Nitrox and Trimix Blending Station


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Here are some photos and comments on my Nitrox/Trimix blending station.

I started blending Nitrox in Feb 03.

Trimix was added in Jan 04.

      Vance Harlow's
is a "must have" book for the novice gas blender. Look at "Sources for the Home Brewer".

Basic Nitrox Fill Station

It only takes up a 3 x 6 foot corner of the garage.

The components are:

1)Bauer Oceanus Compressor

2)  Air and O2 Blender made from PVC

3)  Homemade Oxygen Analyzers

4)  Oxygen Tank (280 cf "H" tank is pictured, but I use a 330 cf "T" tank now)

5)  Welding Regulator (modified)

6)  Medical Regulator

7)  Manifold, Whips, Gauges, Yokes, clock, thermometer, and humidity gauge

Trimix Filling Station

Looks a lot like the Nitrox station above!

The brown tank supplies He to the Air and O2 blender through an additional hose a couple of inches below the O2 supply. The Atomox He analyzer is connected to the same medical regulator that supplies the downstream O2 analyzer.


- Bauer Oceanus

- 220V/Single Phase (30 amp)

- 4.9 SCFM *

- Synthetic Oil

* Fills an empty AL80 in about 20 minutes.

Since tanks are rarely empty, the average is 4 AL80s per hour.

Air & O2 & He Blender

Oxygen, air, and Helium are mixed in a 2-foot section of 2 inch diameter PVC pipe.

O2 Flow Control

Note: I have replaced this regulator with a Radnor flow meter as seen below, but I am leaving this description in case someone would like to use this option.

This is a Victor welding regulator.

I installed a #77 orifice from a junk medical reg, but this would not give me enough flow. I drilled out the orifice using a #60 drill bit and replaced the original 120 psi gauge with a 30 psi gauge. The 30 psi gauge allows the needle to deflect to just over mid-scale at the flow rate required for 36% FO2.

Helium Flow Control

This is a a Radnor flow meter.

Unlike the Victor regulator above, which reads intermediate pressure, this is a true flow meter.

Nitrox Flow Control and Monitoring

The compressor supplies Nitrox to a manifold which has the following attached:

1) 4 inch pressure gauge

2) Medical regulator

3) Fill whip

4) Moisture Indicator

Medical Regulator: Used to deliver about 2 liters per minute (lpm) of gas mix to the right-hand oxygen analyzer.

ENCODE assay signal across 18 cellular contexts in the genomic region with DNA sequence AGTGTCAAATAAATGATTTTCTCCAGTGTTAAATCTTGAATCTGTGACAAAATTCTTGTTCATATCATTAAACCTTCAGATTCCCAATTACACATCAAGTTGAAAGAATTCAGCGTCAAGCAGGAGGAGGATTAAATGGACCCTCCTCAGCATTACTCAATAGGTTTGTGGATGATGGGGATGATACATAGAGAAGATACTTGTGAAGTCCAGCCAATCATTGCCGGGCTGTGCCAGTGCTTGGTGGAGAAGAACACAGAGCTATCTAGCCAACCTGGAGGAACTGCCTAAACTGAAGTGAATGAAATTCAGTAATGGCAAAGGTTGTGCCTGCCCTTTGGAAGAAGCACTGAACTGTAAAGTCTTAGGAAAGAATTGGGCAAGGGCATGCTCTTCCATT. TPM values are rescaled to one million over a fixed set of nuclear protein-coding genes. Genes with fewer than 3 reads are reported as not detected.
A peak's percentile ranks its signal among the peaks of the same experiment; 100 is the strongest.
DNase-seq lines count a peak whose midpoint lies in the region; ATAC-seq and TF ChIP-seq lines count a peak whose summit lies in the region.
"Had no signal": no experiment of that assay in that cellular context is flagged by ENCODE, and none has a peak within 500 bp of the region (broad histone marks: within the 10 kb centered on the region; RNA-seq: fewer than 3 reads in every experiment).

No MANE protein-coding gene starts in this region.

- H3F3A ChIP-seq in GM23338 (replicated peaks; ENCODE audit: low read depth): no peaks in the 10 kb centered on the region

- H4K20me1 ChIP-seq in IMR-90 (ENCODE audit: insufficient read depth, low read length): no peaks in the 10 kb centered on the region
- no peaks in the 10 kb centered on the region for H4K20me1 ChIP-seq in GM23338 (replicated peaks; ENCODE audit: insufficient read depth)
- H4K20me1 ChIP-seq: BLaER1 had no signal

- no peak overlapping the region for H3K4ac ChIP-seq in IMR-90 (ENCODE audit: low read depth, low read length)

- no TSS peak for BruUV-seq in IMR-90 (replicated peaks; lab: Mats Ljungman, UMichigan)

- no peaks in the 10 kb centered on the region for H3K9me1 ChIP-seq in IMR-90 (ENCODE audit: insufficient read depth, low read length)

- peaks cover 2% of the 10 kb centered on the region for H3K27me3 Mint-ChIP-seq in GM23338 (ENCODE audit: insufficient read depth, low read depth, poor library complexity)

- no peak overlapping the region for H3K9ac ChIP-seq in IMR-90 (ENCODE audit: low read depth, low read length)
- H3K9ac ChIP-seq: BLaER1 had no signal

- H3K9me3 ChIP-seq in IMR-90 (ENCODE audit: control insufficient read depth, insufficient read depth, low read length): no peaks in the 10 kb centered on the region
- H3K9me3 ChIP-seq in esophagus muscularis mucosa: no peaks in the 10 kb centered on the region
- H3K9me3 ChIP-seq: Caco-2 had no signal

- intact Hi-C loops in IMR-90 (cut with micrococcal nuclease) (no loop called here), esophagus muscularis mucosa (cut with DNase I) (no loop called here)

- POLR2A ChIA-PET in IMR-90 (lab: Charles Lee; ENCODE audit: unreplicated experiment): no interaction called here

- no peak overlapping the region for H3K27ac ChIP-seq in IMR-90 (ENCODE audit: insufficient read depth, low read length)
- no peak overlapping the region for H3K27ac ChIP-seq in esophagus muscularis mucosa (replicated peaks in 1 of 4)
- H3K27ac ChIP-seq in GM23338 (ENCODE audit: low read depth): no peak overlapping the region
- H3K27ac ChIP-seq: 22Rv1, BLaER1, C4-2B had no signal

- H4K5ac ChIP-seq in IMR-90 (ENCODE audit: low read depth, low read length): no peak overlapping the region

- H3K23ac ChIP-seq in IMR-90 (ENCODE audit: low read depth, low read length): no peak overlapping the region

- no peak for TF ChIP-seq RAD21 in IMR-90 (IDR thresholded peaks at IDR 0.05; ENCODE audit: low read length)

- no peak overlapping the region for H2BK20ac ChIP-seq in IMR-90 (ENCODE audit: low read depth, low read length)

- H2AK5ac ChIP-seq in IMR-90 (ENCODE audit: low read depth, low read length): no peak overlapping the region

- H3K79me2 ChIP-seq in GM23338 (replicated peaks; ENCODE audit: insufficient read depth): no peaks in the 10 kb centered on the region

Moisture Monitor: Oxyhacker (Vance Harlow) verified with Bauer that temperature alone (regardless of humidity) can be used to adjust filter life. The visual moisture monitor agrees with the Bauer calculations.

Oxygen Analyzers

I made the analyzers from kits (, and mounted both of them in a single box.

The analyzer on the left reads the Fraction of Oxygen (FO2) after the O2 and air are blended. The analyzer on the right reads the FO2 after the mix is compressed.

O2 Whip and Yokes.

I use two yokes:

1) The CGA 870 yoke is used to fill my emergency "D" Tanks

2) The Scuba yoke is used to fill a scuba tank that is also for emergency use.

Basic O2 Transfill Whip (with a few suppliers and prices).

I only use the O2 whip for transfilling my Emergency O2 Tanks.

A Partial Pressure fill whip would need a good "Master" gauge in the proper range

Oil and Condensation Drain

There is a fair amount of pressure released when you drain the condensation from the compressor. This thing vents the air pressure while trapping the oil and water mist.

I spent $5000 on the Fill Station, but I'm still proud of this 0$ contraption!

Cereal Container ("Free" with some cereal)

Scrap PVC (Holes are drilled into the long piece)

Scrubbing pad (a towel also goes inside)

Vent holes

As Long as We're in the Garage

The Gear Side of the Garage


BCs, Fins and Regs

Regulator Workstation

Equipment Drying

Candy found this thing at a clothing store ($40). We use to hang wetsuits and BCs on a fence to drip-dry before bringing the gear inside.

Now, we rinse/soak gear, hang it on this thing, and just roll it into the garage.